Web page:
Gum Disease Care in Austin
Periodontal disease is caused by bacterial plaque that forms on teeth. Bacterial plaque will irritate gums, causing them to become red, tender, and swollen. If not removed, plaque hardens to form tartar. Over time, the tissue that attaches the gums to the teeth is destroyed and the gums pull away from the teeth. Small pockets form between the teeth and gums and fill with more plaque. Eventually, the jawbone supporting the teeth is destroyed.
Periodontal disease is usually painless so most adults are unaware they have it. But if you are diagnosed early, your teeth can be saved.
Other cofactors of periodontal disease are smoking, excessive consumption of alcohol, improper use of dental floss and toothpicks, genetics, improper bite pattern, grinding and clenching your teeth an unbalanced diet, vitamin C deficiency, pregnancy and certain medications. Warning signs to look out for are gums that bleed when you brush your teeth, red, swollen or receding gums, pus between teeth, loose teeth, bad breath, and a change in your bite or the way your partial dentures fit.
The type of treatment required depends on the stage of gum disease development. Your periodontist in Austin will conduct a thorough evaluation to determine the level of disease. In the early stages of periodontititis, your periodontist will recommend professional cleanings on a timely basis and will give instructions for daily brushing and flossing. When gum disease is more serious, your periodontist will recommend a more surgically-based technique or a laser-based technique to address the diseased gum and affected bone. Surgically-based techniques will be aimed at either reshaping and redesigning of the bone and gum tissue or at regenerating the lost bone. Your periodontist will discuss with you which treatment options are indicated for your individual concerns and/or goals. Tooth loss will occur if the disease process has progressed too much or if a person elects to not have periodontal disease treatment. If a tooth is lost, your periodontist and restorative periodontist can discuss options for replacing them.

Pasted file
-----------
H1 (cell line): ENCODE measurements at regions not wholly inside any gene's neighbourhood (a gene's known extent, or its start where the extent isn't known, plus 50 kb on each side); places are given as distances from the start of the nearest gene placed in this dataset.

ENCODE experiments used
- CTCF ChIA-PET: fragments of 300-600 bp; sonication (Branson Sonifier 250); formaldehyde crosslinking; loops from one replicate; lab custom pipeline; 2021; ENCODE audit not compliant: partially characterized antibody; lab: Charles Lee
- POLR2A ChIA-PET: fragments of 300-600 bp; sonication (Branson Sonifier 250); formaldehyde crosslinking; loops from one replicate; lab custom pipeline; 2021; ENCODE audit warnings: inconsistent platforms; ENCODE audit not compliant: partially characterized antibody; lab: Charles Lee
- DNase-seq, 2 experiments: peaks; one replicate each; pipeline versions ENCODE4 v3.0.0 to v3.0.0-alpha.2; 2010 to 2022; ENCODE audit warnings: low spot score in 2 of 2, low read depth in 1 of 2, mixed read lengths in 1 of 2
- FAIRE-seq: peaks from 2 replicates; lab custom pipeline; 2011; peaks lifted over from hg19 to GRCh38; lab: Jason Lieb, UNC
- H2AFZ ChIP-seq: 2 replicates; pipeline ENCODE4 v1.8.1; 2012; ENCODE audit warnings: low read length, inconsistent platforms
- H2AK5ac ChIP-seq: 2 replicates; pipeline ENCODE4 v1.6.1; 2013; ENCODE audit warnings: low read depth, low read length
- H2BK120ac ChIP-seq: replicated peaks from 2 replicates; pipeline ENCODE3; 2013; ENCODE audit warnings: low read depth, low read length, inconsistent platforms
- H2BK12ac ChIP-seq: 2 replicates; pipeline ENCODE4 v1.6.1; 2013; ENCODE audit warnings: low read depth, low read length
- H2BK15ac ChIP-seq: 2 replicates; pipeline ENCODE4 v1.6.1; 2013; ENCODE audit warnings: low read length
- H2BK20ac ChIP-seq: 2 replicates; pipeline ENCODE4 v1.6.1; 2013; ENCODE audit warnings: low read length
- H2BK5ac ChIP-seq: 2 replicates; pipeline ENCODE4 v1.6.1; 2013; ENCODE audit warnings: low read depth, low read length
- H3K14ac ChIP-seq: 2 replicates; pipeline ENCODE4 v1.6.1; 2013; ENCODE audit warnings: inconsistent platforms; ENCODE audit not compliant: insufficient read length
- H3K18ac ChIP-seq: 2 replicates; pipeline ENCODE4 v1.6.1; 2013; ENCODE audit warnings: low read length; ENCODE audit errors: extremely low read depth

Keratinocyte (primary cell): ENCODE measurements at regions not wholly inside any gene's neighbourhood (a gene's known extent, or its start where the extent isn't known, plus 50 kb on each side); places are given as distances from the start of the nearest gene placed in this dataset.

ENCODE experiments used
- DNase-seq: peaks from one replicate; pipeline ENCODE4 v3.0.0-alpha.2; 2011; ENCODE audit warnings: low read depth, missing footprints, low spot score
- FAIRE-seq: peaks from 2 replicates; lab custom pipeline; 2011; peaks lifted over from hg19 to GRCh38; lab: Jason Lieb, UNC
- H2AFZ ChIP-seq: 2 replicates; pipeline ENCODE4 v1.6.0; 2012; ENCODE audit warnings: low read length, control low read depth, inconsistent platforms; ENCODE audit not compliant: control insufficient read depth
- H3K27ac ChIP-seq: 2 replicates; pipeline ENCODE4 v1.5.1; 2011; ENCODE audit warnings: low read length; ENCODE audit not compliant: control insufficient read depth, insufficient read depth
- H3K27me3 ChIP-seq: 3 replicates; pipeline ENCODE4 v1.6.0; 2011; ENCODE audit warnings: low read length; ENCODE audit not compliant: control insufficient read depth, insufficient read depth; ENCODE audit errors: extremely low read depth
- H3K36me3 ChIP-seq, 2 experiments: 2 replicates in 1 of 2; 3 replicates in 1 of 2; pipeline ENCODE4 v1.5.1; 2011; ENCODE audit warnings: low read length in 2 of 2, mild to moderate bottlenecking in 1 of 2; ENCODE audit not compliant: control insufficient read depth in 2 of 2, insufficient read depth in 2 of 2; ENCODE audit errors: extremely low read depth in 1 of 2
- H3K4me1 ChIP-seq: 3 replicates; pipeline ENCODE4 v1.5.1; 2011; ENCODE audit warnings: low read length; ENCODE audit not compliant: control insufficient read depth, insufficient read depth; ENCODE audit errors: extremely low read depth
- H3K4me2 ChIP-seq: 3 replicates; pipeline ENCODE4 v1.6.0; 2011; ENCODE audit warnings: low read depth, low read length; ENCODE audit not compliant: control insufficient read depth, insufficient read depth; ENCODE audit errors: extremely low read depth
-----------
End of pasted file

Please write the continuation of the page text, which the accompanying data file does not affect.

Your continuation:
People usually don`t show signs of gum disease until they are in their 30s or 40s. Men are more likely to have periodontal disease than women. Although teenagers rarely develop periodontitis, they can develop gingivitis, the milder form of gum disease. Most commonly, gum disease develops when plaque is allowed to build up along and under the gum line.
- Gums that bleed when you brush or floss your teeth
- Red, swollen or tender gums
- Pus between your teeth
- Pain when chewing
- Calculus or tartar build-up
- Changes in bite - Loose or shifting teeth
- Bad breath or chronic bad taste
- Teeth sensitivity to hot or cold
- Gums that recede or gums that shrink away from your teeth
- Smoking and tobacco chewing
- A weakened immune system (such as from AIDS and HIV)
- Heart disease
- A family history of periodontal disease
- Using certain medications (such as oral contraceptives, steroids, blood pressure medications, seizure medications and certain cancer-fighting drugs)
- Unbalanced diet
- Abnormal oral conditions or habits (such as badly aligned teeth, defective fillings or teeth grinding)